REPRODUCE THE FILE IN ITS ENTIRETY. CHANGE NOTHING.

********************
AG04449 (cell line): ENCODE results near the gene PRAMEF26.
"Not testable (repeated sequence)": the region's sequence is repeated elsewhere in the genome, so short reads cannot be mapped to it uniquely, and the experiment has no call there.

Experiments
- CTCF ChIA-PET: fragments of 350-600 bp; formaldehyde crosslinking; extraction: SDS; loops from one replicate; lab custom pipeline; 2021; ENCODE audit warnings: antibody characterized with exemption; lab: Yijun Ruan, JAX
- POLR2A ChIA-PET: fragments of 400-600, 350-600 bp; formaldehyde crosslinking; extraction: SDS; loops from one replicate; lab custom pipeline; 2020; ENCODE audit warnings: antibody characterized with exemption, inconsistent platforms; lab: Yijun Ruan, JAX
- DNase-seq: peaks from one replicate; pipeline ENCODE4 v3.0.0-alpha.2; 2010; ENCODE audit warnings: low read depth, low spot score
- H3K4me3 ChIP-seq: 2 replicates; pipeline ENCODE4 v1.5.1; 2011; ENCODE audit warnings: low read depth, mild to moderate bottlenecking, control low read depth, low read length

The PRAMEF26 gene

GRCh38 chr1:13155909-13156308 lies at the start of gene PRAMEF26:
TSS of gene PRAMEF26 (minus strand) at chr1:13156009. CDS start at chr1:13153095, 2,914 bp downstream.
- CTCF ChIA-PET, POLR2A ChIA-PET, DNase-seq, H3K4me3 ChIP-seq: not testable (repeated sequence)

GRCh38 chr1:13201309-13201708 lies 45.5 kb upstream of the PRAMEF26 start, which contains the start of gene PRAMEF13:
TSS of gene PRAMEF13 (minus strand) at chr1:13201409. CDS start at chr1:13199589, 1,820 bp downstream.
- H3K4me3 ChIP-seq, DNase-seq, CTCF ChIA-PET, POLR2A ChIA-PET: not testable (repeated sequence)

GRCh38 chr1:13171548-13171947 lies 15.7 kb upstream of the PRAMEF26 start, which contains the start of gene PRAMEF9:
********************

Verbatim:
AG04449 (cell line): ENCODE results near the gene PRAMEF26.
"Not testable (repeated sequence)": the region's sequence is repeated elsewhere in the genome, so short reads cannot be mapped to it uniquely, and the experiment has no call there.

Experiments
- CTCF ChIA-PET: fragments of 350-600 bp; formaldehyde crosslinking; extraction: SDS; loops from one replicate; lab custom pipeline; 2021; ENCODE audit warnings: antibody characterized with exemption; lab: Yijun Ruan, JAX
- POLR2A ChIA-PET: fragments of 400-600, 350-600 bp; formaldehyde crosslinking; extraction: SDS; loops from one replicate; lab custom pipeline; 2020; ENCODE audit warnings: antibody characterized with exemption, inconsistent platforms; lab: Yijun Ruan, JAX
- DNase-seq: peaks from one replicate; pipeline ENCODE4 v3.0.0-alpha.2; 2010; ENCODE audit warnings: low read depth, low spot score
- H3K4me3 ChIP-seq: 2 replicates; pipeline ENCODE4 v1.5.1; 2011; ENCODE audit warnings: low read depth, mild to moderate bottlenecking, control low read depth, low read length

The PRAMEF26 gene

GRCh38 chr1:13155909-13156308 lies at the start of gene PRAMEF26:
TSS of gene PRAMEF26 (minus strand) at chr1:13156009. CDS start at chr1:13153095, 2,914 bp downstream.
- CTCF ChIA-PET, POLR2A ChIA-PET, DNase-seq, H3K4me3 ChIP-seq: not testable (repeated sequence)

GRCh38 chr1:13201309-13201708 lies 45.5 kb upstream of the PRAMEF26 start, which contains the start of gene PRAMEF13:
TSS of gene PRAMEF13 (minus strand) at chr1:13201409. CDS start at chr1:13199589, 1,820 bp downstream.
- H3K4me3 ChIP-seq, DNase-seq, CTCF ChIA-PET, POLR2A ChIA-PET: not testable (repeated sequence)

GRCh38 chr1:13171548-13171947 lies 15.7 kb upstream of the PRAMEF26 start, which contains the start of gene PRAMEF9: